JOURNAL ARTICLE

Perceived barriers to the uptake of health services among first-year university students in Johannesburg, South Africa

Nozipho Orykah Musakwa, Jacob Bor, Cornelius Nattey, Elisabet Lönnermark, Peter Nyasulu, Lawrence Long, Denise Evans
PloS One 2021, 16 (1): e0245427
33481852

BACKGROUND: Young people face many barriers to accessing appropriate health care services including screening for HIV and tuberculosis (TB). The study aimed to identify perceived barriers to the uptake of health services among young adults entering the tertiary education system in South Africa.

METHODS: We conducted a cross-sectional study among first-year students aged 18-25 years, registered at one of three universities in Johannesburg, South Africa, in 2017. Participants completed a self-administered paper-based questionnaire. We describe perceived barriers to accessing health services, stratified by gender and recent engagement in TB or HIV services, together with sources of information about HIV and TB.

RESULTS: Seven hundred and ninety-two (792) students were included in the study of which 54.8% were female. Perceived barriers to accessing services included long waiting time (n = 342,43.2%), attitude of health workers (n = 263,33.2%), lack of sufficient information/poor health literacy (n = 148,18.7%), and inability to leave/stay away from studies (n = 137,17.3%). Among participants who tested for HIV in the past 6 months (n = 400, 50.5%), waiting time and attitude of health care workers were perceived as barriers to accessing services. Compared to males, females were more likely to view attitudes of health workers (40.3% vs. 25.0%; p = 0.001) and inability to leave/stay away from studies (20.5% vs.13.4%; p = 0.025) as potential barriers. While just over half of the students (50.5%; 400/792) in this study had accessed health services in the past 6 months, very few (15.0%) opted to use campus health services, and even less (5%) reported receiving information about HIV and TB from the university itself.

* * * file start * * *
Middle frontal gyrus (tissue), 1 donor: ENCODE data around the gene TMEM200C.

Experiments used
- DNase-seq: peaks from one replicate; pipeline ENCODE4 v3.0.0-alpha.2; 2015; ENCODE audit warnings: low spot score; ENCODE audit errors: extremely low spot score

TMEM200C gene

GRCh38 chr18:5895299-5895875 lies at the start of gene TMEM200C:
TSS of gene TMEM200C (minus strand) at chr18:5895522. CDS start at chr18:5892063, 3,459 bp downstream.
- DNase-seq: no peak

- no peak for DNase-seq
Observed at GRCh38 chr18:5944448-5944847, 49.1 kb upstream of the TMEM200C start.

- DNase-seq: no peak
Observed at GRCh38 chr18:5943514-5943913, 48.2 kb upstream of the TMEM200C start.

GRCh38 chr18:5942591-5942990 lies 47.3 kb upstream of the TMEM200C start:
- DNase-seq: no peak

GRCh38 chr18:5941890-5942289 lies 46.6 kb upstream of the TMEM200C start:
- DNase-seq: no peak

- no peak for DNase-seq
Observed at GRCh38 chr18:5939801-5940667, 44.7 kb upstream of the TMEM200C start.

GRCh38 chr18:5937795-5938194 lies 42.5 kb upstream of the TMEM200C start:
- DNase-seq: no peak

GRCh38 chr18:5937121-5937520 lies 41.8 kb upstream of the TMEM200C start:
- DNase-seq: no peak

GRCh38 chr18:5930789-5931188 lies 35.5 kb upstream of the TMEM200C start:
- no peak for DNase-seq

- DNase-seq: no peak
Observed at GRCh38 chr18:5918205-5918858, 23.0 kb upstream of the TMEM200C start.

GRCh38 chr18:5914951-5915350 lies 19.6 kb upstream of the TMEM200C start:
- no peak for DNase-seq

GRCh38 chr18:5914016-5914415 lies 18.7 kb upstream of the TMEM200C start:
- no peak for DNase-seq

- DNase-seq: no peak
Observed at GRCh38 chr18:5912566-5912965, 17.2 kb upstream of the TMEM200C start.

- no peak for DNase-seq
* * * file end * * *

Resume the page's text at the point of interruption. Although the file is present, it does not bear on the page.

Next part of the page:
CONCLUSION: Despite perceived barriers to accessing HIV and TB services off campus, fewer than one in five students starting out at university opted to use campus health services. Campus health services could address many of the barriers unique to university students.

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